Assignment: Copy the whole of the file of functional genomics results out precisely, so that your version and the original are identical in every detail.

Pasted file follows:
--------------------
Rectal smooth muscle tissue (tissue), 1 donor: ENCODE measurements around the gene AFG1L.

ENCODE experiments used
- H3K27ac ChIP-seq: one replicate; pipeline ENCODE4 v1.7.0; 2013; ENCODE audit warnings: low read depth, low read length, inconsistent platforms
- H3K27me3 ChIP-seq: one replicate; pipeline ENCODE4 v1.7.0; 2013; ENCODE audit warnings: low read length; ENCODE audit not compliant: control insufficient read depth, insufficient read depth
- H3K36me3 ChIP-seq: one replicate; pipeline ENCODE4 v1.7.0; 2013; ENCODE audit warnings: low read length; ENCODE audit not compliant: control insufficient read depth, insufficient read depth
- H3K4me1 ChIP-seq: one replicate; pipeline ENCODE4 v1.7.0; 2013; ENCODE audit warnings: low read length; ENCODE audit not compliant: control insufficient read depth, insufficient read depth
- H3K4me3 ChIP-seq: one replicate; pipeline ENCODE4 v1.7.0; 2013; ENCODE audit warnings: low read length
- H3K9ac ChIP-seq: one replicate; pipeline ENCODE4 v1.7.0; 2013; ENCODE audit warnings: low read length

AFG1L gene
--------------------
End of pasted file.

Rectal smooth muscle tissue (tissue), 1 donor: ENCODE measurements around the gene AFG1L.

ENCODE experiments used
- H3K27ac ChIP-seq: one replicate; pipeline ENCODE4 v1.7.0; 2013; ENCODE audit warnings: low read depth, low read length, inconsistent platforms
- H3K27me3 ChIP-seq: one replicate; pipeline ENCODE4 v1.7.0; 2013; ENCODE audit warnings: low read length; ENCODE audit not compliant: control insufficient read depth, insufficient read depth
- H3K36me3 ChIP-seq: one replicate; pipeline ENCODE4 v1.7.0; 2013; ENCODE audit warnings: low read length; ENCODE audit not compliant: control insufficient read depth, insufficient read depth
- H3K4me1 ChIP-seq: one replicate; pipeline ENCODE4 v1.7.0; 2013; ENCODE audit warnings: low read length; ENCODE audit not compliant: control insufficient read depth, insufficient read depth
- H3K4me3 ChIP-seq: one replicate; pipeline ENCODE4 v1.7.0; 2013; ENCODE audit warnings: low read length
- H3K9ac ChIP-seq: one replicate; pipeline ENCODE4 v1.7.0; 2013; ENCODE audit warnings: low read length

AFG1L gene